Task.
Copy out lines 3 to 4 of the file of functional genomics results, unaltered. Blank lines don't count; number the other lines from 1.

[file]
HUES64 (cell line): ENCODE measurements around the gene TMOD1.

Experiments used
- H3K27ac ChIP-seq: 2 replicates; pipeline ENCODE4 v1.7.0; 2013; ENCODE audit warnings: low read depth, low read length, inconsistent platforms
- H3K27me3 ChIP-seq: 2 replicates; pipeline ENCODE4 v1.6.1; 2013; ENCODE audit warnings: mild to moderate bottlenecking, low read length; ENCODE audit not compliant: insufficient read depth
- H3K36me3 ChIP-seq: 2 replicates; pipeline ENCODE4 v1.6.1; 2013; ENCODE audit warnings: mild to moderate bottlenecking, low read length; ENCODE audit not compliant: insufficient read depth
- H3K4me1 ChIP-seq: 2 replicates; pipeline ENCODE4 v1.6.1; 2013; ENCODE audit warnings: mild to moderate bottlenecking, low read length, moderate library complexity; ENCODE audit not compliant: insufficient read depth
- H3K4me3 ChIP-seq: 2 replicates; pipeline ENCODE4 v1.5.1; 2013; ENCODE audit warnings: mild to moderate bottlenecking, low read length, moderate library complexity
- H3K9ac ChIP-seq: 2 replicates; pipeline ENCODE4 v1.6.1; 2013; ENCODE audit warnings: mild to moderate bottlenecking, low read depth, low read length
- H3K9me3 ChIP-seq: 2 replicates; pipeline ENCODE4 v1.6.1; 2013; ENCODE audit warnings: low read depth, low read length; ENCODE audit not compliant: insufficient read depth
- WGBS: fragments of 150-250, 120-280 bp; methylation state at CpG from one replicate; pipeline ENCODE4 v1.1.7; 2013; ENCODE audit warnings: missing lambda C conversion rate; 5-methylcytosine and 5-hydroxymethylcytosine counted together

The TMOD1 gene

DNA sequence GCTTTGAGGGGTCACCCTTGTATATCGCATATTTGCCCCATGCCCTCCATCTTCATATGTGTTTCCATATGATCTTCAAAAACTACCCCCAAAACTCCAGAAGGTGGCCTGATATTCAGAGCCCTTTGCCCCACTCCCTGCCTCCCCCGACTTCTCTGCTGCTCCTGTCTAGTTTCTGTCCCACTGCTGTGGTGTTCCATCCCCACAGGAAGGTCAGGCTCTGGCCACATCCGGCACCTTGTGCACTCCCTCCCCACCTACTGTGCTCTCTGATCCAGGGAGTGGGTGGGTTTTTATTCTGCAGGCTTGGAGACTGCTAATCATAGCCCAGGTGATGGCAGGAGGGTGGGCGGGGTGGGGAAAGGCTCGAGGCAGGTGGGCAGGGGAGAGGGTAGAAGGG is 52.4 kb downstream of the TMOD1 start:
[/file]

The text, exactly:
- H3K27ac ChIP-seq: 2 replicates; pipeline ENCODE4 v1.7.0; 2013; ENCODE audit warnings: low read depth, low read length, inconsistent platforms
- H3K27me3 ChIP-seq: 2 replicates; pipeline ENCODE4 v1.6.1; 2013; ENCODE audit warnings: mild to moderate bottlenecking, low read length; ENCODE audit not compliant: insufficient read depth